On March 19, 2012, the Superior Court of Quebec granted to Mr.
François Deraspe ("Deraspe") an authorization to
institute a potentially huge class action against Canadian Zinc
Electrolytic Ltd. ("Zinc"), a zinc refinery located in
Salaberry-de-Valleyfield, Quebec. It was Deraspe' second try
– his first motion had been denied in 2009 by the Court
The motion was introduced following events that took place on
the evening of August 9, 2004. It is alleged that a mechanical
failure at Zinc caused the release of 5 tons of sulphur trioxide
which, in the air, formed a plume that travelled eastwards, through
neighbouring cities, up to the western portion of the island of
Montreal, causing, in those exposed along the way, eye and throat
irritation, respiratory difficulties, headaches, asthma and other
health problems, of a temporary nature.
Deraspe's first motion to institute a class action had been
denied based, in part, upon the finding, at the Superior Court
level, that the damages suffered by each individual would vary and
that the composition of the plume likely varied along its
trajectory and that, for these two reasons, the group, as proposed,
lacked in commonality. The Court of Appeal confirmed the Superior
Court's judge decision on the ground that the description of
the proposed group was too vague in that it lacked geographical and
temporal references. The Court further found that that the Superior
Court judge's conclusion regarding the fact that individual
issues would predominate over common issues was not affected by an
In its second try, successful so far, Deraspe introduced both
geographical and temporal limitations in the group's
description, naming the various municipalities and streets
allegedly affected and giving, for each such geographical area, the
time at which the plume allegedly reached the affected area. This
was based on a report prepared by Environment Canada following the
events and released after the Court of Appeal hearing on the first
motion. Deraspe also limited the group to persons having
experienced physical ailments simultaneously with their exposure to
Based on the new group description, the Superior Court found
that there were questions that would benefit from a common
determination, such as whether Zinc has been negligent, the
trajectory of the plume, the evolution of its composition, the
general nature of ailments that may be related to an exposure to
the plume and, finally, whether exemplary and punitive damages
should be granted. The fact that causation may have to be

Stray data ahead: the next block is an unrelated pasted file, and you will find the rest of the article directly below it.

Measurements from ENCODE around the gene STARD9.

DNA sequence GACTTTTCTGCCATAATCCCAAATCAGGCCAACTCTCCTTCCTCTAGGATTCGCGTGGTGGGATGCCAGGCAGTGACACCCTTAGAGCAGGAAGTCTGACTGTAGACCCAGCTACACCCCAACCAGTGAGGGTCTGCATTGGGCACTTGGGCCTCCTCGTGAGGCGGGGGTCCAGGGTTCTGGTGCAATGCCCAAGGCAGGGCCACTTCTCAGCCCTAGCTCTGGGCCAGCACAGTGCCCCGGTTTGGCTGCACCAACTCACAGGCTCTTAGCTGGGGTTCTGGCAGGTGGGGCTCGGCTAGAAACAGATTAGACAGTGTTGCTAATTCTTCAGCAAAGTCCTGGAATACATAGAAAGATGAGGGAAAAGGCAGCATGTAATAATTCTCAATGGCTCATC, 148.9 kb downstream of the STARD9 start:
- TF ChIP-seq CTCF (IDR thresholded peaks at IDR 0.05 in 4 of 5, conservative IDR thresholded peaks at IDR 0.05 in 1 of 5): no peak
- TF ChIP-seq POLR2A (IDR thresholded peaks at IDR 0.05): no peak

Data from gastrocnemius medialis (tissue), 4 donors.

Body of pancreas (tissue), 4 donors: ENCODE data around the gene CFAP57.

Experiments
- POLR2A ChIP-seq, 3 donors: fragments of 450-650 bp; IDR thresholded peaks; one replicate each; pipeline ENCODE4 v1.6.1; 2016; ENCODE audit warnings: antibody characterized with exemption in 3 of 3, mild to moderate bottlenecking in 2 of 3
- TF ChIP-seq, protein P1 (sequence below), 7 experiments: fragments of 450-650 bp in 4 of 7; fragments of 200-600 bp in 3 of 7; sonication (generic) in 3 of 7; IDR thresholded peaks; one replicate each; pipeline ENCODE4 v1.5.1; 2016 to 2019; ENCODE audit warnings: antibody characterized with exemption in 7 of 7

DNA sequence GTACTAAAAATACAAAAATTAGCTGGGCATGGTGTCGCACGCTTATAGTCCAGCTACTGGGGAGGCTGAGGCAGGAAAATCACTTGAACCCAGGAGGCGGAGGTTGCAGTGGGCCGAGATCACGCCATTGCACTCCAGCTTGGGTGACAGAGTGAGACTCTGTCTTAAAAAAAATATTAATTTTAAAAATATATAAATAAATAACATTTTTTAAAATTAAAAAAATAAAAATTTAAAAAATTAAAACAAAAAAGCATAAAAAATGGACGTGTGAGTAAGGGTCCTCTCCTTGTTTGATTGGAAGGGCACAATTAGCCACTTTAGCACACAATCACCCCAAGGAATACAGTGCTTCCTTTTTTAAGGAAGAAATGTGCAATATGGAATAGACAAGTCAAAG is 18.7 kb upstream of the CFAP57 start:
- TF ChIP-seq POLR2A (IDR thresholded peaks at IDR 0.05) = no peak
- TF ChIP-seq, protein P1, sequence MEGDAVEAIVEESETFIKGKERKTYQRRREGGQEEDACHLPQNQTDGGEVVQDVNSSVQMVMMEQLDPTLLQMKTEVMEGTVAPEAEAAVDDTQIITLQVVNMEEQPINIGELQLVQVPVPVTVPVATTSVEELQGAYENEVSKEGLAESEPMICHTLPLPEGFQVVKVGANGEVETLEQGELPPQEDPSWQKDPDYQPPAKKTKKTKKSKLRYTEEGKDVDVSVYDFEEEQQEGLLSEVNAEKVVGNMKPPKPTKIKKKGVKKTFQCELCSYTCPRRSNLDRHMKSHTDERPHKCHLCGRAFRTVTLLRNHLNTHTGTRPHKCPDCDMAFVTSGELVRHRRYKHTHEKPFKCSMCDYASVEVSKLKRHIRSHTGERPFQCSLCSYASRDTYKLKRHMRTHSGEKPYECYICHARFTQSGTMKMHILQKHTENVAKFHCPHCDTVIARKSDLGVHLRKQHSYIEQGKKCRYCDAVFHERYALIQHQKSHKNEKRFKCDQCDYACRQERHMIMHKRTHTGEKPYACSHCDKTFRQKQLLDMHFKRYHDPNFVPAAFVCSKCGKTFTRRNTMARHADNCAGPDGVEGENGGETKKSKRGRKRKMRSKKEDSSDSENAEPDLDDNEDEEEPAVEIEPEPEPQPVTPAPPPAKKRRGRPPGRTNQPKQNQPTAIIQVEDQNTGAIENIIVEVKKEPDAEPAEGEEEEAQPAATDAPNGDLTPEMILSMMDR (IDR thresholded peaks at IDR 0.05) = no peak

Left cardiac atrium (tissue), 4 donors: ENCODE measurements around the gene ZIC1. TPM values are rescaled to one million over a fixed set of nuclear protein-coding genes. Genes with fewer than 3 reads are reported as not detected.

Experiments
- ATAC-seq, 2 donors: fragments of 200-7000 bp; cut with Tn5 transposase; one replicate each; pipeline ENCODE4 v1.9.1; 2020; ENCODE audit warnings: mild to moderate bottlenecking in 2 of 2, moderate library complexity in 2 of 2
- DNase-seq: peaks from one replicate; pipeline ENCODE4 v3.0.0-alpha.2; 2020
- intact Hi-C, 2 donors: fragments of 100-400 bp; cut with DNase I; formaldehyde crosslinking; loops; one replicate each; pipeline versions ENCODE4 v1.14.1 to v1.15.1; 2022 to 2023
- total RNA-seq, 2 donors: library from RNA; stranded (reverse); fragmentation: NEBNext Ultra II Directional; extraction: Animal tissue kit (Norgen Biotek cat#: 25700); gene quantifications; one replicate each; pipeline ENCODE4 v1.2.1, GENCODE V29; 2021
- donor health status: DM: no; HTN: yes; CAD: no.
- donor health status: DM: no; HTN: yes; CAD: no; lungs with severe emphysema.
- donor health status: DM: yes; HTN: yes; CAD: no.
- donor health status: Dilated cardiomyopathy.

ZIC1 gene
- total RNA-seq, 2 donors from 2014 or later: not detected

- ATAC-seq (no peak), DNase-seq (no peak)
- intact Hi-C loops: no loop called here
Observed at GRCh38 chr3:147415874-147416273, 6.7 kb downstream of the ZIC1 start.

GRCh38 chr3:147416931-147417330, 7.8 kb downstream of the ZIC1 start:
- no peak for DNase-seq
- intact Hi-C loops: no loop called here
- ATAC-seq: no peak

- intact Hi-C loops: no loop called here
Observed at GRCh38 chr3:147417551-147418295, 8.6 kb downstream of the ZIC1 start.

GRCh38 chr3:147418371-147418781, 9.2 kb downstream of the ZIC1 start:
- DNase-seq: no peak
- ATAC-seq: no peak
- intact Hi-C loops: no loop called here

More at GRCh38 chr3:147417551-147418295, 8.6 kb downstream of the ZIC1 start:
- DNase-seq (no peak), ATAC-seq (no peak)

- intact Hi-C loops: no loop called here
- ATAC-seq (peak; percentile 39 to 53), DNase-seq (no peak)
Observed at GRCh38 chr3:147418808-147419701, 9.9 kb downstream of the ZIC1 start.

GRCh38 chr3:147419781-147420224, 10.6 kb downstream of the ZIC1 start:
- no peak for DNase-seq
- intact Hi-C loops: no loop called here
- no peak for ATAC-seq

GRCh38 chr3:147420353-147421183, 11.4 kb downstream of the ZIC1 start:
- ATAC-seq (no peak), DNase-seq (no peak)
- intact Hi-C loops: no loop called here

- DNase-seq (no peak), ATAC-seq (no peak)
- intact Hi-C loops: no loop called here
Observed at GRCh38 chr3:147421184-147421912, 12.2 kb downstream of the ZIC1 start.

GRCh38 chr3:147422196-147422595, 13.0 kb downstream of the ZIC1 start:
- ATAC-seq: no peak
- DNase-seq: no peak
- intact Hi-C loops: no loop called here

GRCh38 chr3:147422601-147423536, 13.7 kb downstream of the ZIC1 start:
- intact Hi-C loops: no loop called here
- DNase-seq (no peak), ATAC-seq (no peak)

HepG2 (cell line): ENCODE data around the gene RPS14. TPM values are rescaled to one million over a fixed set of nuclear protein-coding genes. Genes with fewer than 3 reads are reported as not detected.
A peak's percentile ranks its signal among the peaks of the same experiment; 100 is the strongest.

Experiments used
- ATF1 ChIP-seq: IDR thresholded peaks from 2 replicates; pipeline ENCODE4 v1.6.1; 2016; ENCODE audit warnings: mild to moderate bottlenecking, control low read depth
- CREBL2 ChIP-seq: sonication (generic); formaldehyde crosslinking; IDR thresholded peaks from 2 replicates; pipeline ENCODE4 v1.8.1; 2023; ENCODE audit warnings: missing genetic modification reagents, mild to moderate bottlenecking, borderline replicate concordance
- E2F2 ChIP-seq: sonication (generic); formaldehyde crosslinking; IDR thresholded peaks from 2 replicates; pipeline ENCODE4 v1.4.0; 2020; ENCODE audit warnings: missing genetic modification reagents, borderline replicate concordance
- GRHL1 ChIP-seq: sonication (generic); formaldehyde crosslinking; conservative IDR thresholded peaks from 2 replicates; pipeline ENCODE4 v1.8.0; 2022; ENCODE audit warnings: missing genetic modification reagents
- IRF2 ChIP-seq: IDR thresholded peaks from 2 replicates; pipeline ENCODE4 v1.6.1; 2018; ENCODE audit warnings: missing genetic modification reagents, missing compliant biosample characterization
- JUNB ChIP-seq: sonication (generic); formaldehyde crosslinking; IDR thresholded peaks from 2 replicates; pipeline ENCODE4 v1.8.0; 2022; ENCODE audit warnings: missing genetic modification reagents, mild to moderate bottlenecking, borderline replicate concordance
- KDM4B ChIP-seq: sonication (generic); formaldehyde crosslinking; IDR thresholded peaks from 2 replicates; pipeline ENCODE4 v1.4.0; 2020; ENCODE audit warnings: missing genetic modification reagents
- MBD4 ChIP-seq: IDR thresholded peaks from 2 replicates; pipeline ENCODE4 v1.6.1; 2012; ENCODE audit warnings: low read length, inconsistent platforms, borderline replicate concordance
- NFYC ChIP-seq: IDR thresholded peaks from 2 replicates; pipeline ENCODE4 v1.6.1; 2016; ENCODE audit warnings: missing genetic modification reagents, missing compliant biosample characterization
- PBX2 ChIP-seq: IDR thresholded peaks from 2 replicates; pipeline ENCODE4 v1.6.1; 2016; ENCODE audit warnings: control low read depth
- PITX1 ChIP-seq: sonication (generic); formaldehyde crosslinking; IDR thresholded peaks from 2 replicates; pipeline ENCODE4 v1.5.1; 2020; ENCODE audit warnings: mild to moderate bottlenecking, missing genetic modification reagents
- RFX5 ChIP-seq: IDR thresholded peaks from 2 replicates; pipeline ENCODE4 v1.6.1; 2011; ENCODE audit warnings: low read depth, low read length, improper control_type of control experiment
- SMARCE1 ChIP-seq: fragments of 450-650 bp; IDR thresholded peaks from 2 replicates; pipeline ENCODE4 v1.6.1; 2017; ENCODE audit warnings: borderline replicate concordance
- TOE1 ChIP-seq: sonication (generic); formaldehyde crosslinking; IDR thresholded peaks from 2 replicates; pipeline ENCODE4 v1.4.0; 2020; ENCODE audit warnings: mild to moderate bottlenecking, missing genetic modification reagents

determined, at least in part, on an individual basis was not
sufficient to deny the motion.
While environmental class actions in Quebec are often based on
neighbourhood disturbances (a no-fault regime, as decided by the
Supreme Court of Canada in St. Lawrence Cement Inc. v.
Barrette), Deraspe chose to base this claim on general civil
liability principles – fault will have to be proven. One
of the obstacles that Deraspe may have to overcome will be the very
conclusions of Environment Canada with regard to the alleged events
(Environment Canada did not impose fines or lay charges against
Zinc for the alleged events): portions of the Environment Canada
model, quoted in the Superior Court judgement, appear to conclude
that physical ailments that may have been suffered by individuals
would have been minor and temporary in nature.
Deraspe also claims punitive damages against Zinc, alleging that
by failing to advise the authorities and by deliberately releasing
false information concerning the nature of the plume, Zinc
prevented people from taking simple measures to protect their
health against the potential effects of the discharge.
Should the judgement not be appealed, the class action would be
allowed to proceed. However, this judgement should not be
interpreted as any indication as to the potential success or
failure of the case. It would be expected that Zinc will appeal the
judgement, given the potential monetary impact of the class action,
estimated, by certain observers, as up to $900 million.
Ontario's Ministry of the Environment and Climate Change continues to roll out its Climate Change Action Plan with its proposed GHG guide for projects that are subject to the province's Environmental Assessment Act.
The Imperial Oil refinery pled guilty to one offence for discharging a contaminant, coker stabilizer, thermocracked gas, into the natural environment causing an adverse effect and was fined $650,000...
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